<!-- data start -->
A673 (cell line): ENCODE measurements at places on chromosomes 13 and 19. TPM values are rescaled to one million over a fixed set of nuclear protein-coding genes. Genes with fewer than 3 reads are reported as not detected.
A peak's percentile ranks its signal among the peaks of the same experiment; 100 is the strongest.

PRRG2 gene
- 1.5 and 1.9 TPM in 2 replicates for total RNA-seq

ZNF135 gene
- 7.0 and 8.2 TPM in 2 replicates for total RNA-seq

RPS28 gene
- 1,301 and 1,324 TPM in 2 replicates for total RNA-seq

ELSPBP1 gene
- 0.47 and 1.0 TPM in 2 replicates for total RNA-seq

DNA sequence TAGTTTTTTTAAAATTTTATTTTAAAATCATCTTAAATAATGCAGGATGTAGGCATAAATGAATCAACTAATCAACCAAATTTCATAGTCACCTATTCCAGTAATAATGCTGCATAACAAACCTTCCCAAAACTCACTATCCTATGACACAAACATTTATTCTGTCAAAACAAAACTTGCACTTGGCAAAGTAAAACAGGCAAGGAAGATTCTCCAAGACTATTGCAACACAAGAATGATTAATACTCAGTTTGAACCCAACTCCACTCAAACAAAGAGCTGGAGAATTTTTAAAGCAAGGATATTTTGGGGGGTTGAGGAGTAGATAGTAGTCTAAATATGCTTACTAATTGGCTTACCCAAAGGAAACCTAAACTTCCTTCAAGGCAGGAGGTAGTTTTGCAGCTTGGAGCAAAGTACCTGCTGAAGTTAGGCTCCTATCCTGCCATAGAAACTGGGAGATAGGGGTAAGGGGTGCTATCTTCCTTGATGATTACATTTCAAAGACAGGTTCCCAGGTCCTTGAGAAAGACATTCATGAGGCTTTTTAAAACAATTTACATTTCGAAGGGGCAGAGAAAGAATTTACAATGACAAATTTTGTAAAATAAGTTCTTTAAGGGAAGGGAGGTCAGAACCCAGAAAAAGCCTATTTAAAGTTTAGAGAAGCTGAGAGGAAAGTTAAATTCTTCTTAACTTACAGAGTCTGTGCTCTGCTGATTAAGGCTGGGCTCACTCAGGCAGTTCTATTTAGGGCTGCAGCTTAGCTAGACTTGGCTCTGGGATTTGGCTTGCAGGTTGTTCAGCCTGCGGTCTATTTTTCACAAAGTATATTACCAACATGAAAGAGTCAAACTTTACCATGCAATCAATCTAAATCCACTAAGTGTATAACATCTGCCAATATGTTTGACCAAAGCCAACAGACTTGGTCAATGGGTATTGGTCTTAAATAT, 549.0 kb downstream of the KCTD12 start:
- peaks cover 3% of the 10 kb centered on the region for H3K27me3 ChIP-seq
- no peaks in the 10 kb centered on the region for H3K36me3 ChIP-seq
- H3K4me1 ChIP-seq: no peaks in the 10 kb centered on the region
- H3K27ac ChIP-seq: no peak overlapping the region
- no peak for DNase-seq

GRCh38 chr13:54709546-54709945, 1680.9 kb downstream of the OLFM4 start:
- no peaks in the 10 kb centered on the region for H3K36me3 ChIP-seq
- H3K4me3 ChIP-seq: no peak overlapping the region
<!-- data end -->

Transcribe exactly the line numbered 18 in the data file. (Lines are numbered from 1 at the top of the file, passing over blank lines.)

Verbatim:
- no peaks in the 10 kb centered on the region for H3K36me3 ChIP-seq